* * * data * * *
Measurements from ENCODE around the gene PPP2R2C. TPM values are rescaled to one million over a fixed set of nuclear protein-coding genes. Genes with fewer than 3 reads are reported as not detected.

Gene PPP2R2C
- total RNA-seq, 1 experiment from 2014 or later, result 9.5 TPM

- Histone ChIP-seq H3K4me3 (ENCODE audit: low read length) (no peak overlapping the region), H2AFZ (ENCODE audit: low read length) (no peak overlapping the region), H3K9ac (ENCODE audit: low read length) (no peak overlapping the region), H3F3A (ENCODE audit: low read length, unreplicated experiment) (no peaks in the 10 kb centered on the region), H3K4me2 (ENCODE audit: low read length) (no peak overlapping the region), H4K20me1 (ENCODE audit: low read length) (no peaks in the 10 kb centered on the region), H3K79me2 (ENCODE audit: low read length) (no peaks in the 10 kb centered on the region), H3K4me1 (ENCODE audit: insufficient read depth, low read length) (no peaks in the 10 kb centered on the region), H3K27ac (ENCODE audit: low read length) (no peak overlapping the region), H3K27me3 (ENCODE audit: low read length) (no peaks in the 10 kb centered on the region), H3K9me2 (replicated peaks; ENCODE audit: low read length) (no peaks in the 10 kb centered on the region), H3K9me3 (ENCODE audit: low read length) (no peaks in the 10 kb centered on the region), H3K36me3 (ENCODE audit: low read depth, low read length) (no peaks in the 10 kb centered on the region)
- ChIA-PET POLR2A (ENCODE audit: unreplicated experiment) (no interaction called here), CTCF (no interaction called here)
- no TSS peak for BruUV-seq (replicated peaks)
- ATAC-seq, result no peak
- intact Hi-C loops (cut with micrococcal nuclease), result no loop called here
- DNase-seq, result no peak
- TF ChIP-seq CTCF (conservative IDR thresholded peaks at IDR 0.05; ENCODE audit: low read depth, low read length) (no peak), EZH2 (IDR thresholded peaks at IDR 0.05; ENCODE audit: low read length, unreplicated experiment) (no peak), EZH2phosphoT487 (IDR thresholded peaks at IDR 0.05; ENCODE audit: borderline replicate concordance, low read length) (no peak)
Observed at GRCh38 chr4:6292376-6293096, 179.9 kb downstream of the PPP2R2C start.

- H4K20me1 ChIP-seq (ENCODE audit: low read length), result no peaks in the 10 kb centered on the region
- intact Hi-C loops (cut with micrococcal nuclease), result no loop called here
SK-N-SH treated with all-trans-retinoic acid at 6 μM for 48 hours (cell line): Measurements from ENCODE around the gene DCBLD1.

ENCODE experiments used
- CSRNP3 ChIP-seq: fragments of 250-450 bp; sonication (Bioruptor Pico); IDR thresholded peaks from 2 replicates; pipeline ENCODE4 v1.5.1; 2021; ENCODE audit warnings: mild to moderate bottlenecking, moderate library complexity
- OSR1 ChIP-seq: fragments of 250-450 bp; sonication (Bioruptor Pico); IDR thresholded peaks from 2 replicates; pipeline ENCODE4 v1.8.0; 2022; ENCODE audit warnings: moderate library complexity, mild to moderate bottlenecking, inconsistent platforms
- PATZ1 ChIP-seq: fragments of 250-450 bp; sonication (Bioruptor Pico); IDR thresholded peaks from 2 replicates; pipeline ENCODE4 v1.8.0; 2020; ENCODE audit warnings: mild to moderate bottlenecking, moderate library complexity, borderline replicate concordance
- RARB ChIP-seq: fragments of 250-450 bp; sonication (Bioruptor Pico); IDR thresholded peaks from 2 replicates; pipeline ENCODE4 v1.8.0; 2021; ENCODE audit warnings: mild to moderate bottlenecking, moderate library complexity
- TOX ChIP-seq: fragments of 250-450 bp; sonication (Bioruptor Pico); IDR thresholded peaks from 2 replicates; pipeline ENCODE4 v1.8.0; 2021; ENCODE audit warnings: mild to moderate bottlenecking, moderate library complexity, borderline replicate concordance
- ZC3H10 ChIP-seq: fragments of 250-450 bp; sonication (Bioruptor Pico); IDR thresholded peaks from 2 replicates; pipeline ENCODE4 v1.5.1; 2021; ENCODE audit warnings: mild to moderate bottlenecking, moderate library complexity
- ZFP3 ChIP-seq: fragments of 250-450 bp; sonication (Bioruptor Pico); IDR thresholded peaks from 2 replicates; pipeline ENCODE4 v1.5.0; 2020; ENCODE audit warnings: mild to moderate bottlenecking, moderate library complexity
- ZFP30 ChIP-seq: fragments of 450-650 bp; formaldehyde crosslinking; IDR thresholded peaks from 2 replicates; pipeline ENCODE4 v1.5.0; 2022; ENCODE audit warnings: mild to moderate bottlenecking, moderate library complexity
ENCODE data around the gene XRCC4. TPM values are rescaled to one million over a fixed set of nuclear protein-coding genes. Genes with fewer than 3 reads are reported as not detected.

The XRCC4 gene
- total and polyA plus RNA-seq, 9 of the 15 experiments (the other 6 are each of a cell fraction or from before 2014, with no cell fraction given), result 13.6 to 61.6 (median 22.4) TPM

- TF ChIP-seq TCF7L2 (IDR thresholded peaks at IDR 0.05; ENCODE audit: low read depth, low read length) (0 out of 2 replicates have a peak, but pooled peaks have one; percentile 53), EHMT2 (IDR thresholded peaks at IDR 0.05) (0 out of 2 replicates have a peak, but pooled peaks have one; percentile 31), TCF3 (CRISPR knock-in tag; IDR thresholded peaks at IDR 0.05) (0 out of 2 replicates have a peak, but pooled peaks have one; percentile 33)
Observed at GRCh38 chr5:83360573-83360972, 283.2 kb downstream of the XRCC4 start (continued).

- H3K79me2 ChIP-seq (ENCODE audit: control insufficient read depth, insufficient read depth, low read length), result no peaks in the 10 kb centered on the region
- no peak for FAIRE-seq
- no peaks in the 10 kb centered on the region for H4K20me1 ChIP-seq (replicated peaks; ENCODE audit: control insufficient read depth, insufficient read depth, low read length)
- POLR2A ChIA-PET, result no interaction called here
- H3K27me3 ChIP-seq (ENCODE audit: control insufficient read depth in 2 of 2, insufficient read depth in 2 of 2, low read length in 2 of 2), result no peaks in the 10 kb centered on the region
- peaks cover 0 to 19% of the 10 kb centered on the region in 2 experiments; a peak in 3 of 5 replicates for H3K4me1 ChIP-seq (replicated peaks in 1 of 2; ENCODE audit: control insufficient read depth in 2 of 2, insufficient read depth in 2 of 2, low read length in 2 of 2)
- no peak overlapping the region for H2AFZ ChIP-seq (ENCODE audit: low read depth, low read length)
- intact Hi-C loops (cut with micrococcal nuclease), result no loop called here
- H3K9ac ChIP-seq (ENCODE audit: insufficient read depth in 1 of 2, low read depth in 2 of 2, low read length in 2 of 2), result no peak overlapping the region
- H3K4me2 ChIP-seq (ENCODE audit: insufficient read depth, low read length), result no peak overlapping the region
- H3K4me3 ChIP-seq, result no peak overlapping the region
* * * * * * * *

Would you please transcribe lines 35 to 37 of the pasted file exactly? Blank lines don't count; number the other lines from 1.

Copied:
- no peak overlapping the region for H2AFZ ChIP-seq (ENCODE audit: low read depth, low read length)
- intact Hi-C loops (cut with micrococcal nuclease), result no loop called here
- H3K9ac ChIP-seq (ENCODE audit: insufficient read depth in 1 of 2, low read depth in 2 of 2, low read length in 2 of 2), result no peak overlapping the region